The Chargers are L.A.’s fourth football team, behind the USC Trojans, UCLA Bruins and the newly-minted Los Angeles Rams (fifth if you count the Oakland Raiders). Fighting for relevancy will be a battle the team is gearing up for and already waging.
“The Fight For L.A. is on!” Those are the words declared on my Facebook, Instagram and Twitter feeds.
Did you catch Dean Spanos or Casey Hayward at the 2017 Grammys ? Did you see one of the countless “Fight for L.A.” Chargers’ internet or newspaper ads? Did you catch Philip Rivers pledging loyalty to L.A. or Joey Bosa reading mean tweets on ‘Jimmy Kimmel Live!’? What’d you think of the Chargers/Dodgers/Tampa Bay Lightning logo? Or did you….
Yeah, you get the point.
Philip Rivers just told Jimmy Kimmel he’s “warming up” to LA but visibly hesitated when swearing to stay with team pic.twitter.com/lbBjlQWdTY
I live in L.A. and follow all of the Chargers social media feeds, which now promotes their new slogan. Therefore, I expect to see a lot of Charger blue litter my screen. And I have to give it to the team; they are making news daily, even if it’s for the wrong reasons. But the truth is, in Los Angeles even that is a winning formula.
But you don’t have to be a Chargers fan to know the team is in L.A.. Even if you don’t follow the team and you live in the area, chances are you’ve been blindsided by a “Fight for L.A.” Chargers’ ad on one of your social media timelines or in a local newspaper ad. If you drive on the 405 near the StubHub Center, you’ve seen the billboards asking for your $100 to “join the fight.”
Fighting for L.A. aka relevancy
Jan 18, 2017; Inglewood, CA, USA; General overall view of a “Welcome Los Angeles Chargers” sign on the marquee outside of The Forum during prior to the Los Angeles Chargers Kickoff Ceremony. Mandatory Credit: Kirby Lee-USA TODAY Sports
This is what the “Fight for L.A.” looks like for the National Football League’s Los Angeles Chargers. It is a battle for relevancy in the face of dozens of other entertainment opportunities. It is a battle for eyes, knowing that viewers in St. Louis watched more Rams football on their TV last year than did viewers in the Los Angeles market, which is the nation’s second-largest; Meanwhile, St. Louis ranks #21.
And, if all that is not interesting enough, the fight for L.A. will be fought in front of the smallest NFL live crowd. This is due to the team playing at StubHub Center in front of 32,000 fans (that’s with an expanded stadium capacity) for the next two years while the team’s shared stadium with the Rams rises from the ground in Inglewood, which is just a few miles north.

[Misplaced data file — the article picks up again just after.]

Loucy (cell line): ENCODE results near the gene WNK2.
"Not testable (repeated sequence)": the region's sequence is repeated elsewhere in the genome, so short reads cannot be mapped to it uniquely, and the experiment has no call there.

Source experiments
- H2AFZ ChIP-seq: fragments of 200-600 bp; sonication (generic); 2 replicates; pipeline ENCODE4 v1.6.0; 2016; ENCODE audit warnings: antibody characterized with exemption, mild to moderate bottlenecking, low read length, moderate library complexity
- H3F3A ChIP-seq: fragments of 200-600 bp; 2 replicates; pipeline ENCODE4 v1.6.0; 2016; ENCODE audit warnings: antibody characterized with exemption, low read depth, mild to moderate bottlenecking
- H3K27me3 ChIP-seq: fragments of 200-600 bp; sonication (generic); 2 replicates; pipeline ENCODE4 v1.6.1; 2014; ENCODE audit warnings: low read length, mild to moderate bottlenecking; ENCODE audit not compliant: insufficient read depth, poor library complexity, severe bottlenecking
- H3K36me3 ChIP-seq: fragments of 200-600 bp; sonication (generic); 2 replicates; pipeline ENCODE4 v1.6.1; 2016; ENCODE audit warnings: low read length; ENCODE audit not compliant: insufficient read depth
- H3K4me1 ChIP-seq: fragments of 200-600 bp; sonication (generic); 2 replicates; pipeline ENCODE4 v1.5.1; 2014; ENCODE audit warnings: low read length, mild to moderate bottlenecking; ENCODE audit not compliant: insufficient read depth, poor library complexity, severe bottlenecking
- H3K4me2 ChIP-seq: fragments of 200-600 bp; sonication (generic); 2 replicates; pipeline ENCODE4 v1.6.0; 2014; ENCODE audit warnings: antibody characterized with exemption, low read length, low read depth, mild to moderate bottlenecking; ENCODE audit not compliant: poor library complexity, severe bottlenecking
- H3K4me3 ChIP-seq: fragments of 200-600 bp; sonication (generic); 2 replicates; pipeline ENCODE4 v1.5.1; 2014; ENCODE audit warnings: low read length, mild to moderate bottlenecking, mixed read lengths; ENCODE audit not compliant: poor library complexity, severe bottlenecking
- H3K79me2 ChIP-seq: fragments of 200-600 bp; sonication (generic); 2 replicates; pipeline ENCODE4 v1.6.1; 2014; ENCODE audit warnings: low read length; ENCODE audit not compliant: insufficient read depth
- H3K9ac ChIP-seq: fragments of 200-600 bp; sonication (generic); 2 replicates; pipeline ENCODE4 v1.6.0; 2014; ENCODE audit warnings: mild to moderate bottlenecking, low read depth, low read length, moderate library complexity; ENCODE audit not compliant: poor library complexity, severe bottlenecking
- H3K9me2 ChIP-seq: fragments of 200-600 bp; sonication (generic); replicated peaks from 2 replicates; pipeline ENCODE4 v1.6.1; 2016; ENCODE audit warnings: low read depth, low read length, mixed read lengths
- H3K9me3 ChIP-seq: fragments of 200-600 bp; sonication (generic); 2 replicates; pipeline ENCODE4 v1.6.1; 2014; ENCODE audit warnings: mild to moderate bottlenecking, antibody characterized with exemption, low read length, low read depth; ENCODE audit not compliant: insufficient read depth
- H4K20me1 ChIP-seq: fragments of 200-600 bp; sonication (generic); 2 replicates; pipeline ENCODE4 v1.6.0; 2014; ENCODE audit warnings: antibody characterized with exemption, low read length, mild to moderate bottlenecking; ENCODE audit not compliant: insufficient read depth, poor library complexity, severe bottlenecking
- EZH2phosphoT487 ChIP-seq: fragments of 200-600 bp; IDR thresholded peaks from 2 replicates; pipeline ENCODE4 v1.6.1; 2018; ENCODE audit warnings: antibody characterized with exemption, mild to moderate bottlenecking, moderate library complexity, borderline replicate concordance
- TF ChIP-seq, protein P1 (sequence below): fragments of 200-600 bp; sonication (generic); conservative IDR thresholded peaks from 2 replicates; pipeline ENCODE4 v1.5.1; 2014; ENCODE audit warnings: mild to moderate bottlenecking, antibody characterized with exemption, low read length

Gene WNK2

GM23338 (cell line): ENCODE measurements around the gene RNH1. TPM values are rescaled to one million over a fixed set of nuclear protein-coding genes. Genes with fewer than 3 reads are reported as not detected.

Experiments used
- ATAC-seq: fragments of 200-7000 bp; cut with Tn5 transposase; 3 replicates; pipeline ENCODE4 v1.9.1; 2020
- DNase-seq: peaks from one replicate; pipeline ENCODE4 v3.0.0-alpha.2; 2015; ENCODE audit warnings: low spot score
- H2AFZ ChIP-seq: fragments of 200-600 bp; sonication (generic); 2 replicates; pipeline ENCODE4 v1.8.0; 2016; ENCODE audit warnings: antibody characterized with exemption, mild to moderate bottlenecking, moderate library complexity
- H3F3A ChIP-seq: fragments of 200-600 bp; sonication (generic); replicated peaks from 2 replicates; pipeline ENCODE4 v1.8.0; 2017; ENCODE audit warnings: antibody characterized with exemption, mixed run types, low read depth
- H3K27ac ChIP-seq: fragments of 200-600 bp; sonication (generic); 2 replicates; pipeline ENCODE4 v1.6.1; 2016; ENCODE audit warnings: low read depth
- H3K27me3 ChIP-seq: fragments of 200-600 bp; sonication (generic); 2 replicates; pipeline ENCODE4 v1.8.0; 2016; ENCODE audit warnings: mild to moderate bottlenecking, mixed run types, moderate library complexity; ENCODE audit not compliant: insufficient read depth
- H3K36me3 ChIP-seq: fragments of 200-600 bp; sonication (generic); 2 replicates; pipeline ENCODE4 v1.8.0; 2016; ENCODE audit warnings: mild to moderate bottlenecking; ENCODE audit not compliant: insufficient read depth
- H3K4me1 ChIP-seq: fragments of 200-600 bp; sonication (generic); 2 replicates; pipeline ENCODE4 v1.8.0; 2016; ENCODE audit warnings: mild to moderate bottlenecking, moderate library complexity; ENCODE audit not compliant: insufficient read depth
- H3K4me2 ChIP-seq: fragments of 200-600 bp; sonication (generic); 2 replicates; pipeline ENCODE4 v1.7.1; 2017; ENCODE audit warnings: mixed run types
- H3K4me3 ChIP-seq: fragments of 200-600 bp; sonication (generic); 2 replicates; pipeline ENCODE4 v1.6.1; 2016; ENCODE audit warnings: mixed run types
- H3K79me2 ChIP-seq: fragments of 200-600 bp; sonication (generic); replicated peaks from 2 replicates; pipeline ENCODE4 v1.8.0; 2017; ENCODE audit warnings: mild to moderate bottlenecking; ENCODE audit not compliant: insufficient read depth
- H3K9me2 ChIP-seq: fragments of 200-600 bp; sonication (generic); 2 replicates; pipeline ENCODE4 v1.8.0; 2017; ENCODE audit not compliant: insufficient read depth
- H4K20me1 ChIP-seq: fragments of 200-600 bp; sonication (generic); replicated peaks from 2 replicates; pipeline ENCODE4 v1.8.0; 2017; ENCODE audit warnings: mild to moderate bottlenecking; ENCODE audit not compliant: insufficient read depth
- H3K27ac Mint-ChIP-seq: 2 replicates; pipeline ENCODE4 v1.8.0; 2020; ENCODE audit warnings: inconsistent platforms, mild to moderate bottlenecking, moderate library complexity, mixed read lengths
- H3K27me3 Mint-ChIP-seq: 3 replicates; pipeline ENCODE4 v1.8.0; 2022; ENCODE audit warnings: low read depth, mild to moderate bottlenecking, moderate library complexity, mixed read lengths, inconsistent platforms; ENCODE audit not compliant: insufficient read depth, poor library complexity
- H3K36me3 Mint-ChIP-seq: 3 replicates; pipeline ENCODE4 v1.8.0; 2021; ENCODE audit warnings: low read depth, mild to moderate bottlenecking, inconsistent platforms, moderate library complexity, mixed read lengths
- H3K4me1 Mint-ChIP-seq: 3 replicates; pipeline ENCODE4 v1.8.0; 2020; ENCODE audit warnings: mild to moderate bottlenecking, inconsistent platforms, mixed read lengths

Monday’s L.A. Times has a good piece entitled, “Chargers take their ‘Fight for L.A.’ to the people.” The article chronicles the many marketing events the team is engaged in, the appearances players are making on local news shows and even the mishaps the team is working through. The team is already finding out that just maybe, or at least in Los Angeles, there’s no such thing as bad press. Remember this?
Chargers have adjusted their social-media logo for third time in two days. Now reads: “Los Angeles Chargers.” pic.twitter.com/mpaLcoxWVb
Regarding the fight for L.A., team owner Dean Spanos had the following to say, via the L.A. Times:
“I don’t expect anything to be handed to us. We didn’t expect a red carpet welcome. We’re one of a bunch of teams here, and we’ve got to prove ourselves. And we’re going to fight for every fan and every game and go from there.”
What the fight is really about
The St. Louis Rams doubled their team worth up to over $2 billion by moving from St. Louis to Los Angeles. The team went 4-12 in their inaugural season back in town. How will that affect the team’s worth? The team will soon be worth over $3 billion and is expected to surpass the $4 billion mark once their Inglewood stadium opens.
Likewise, the Chargers, who last saw the team’s value climb over the $2 billion mark with the threat of a move to L.A., now see $$$ in their future. The teams’ value will now be higher than ever, as will the revenue the team expects to collect from luxury suits and shared TV cash, the true target for the “Fight for L.A.” rally cry the team has adopted.
That’s why the team moved. But relevance also helps, and that doesn’t mean you have to be the top dog. Just ask the Clippers, who have never won a championship and have endured season after season of mediocrity, yet still sold for over $2 billion, a joke at the time.
However, having an exciting and winning product on the field (or court) also helps, as the Clippers continue to see their fortune improve. The team is now a contender in the NBA and listed as being worth the $2 billion it sold for.
The team is right to say this is not a fight ‘against’ other L.A. teams. The market is big enough to sustain everyone. However, will interest match? Can the Chargers carve out a piece of the market?
Only time (and wins!) will tell.
Here is to hoping that fight translates to wins (if not a Super Bowl win next year). Personally, I am pleasantly surprised by my level of enthusiasm for the team being here. I even did something I have not done since 1995, when L.A. lost the Rams and Raiders: I bought an official NFL hat. And yes, it says Chargers on the front.
Welcome to Los Angeles, Chargers! Now fight for it.